Obviously, putting Brown on TV is a very risky strategy - Sir Humphrey Appleby would have described it as ‘courageous’. The chances of Cameron messing-up are remote – he is not the sort of politician who claims to have ‘saved the world’ – and, crucially, I suspect Mr Brown would have made Richard Nixon look like Cary Grant. But, whilst the chances of Cameron being less than assured are slim, anything is possible and Brown had little to lose by appearing. Mandelson’s plan has the air of a political Hail Mary about it, but, if Brown was even remotely successful in debate, it could prove the route to Labour’s salvation because the expectations are so loaded in Cameron’s favour.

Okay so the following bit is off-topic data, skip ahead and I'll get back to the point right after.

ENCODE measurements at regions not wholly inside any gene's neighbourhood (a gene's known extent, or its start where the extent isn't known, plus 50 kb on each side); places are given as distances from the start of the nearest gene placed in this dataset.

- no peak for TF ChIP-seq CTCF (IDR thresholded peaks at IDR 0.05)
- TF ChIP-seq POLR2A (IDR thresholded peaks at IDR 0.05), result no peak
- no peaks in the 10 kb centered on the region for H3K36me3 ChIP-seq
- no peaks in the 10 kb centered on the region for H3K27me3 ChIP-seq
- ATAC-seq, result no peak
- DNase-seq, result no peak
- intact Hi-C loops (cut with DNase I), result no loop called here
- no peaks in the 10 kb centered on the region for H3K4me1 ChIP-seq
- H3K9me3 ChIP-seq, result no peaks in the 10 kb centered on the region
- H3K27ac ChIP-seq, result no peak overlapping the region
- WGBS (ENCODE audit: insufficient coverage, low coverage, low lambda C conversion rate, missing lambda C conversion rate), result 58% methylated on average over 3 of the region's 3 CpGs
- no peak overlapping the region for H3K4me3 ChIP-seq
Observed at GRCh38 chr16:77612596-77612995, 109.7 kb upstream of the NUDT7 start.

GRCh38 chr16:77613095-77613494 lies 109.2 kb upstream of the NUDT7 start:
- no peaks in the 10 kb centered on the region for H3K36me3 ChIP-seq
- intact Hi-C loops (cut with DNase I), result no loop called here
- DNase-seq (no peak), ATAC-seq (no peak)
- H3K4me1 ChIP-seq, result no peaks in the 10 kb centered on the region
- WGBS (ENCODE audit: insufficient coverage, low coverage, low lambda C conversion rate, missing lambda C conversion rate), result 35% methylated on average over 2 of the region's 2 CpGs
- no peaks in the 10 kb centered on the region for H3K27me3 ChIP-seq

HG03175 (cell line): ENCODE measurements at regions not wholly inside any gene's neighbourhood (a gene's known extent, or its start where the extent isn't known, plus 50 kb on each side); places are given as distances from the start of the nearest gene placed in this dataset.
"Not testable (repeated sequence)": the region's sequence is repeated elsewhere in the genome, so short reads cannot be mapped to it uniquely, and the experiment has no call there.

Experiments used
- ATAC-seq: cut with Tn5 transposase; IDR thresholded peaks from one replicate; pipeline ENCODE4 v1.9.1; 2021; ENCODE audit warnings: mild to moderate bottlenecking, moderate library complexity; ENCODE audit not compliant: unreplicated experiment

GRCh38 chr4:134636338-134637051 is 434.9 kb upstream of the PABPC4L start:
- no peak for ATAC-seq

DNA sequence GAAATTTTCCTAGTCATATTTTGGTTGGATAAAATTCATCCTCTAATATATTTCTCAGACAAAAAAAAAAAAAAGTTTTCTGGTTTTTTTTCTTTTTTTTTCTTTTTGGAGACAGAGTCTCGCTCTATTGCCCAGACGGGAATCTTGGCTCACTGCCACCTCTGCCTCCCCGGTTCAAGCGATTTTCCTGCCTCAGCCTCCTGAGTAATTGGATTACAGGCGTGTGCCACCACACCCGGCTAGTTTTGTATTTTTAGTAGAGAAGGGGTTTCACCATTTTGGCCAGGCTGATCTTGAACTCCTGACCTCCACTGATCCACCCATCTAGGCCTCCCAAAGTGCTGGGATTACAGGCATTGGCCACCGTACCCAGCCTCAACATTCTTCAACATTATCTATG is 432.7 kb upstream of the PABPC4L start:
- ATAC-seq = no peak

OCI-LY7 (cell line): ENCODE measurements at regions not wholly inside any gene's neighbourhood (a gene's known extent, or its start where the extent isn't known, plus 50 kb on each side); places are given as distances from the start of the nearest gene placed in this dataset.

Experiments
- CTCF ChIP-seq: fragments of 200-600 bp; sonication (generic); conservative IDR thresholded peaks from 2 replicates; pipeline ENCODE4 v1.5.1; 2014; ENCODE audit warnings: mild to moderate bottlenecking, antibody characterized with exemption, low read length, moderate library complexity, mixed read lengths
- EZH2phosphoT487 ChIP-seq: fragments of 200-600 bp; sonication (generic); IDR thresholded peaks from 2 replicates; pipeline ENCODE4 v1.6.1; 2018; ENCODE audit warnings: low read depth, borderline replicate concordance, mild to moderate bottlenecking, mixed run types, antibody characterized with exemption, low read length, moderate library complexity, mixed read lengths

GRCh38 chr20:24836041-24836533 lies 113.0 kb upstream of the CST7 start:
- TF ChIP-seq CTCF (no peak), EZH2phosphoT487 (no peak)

This affair has revealed a clear difference in thinking at Labour’s apex. Mandelson acknowledges that the situation is close to hopeless and the need to re-engage. “Our organisation has to be better, we have to campaign more effectively — and give a clear message,” he told the Standard. Where better to do that than on TV? By contrast, Brown’s refusal to participate confirms that he is deluded enough to believe that voters will come round to him without him changing his style of leadership, if you can call it that. His intransigence condemns his popularity to new depths.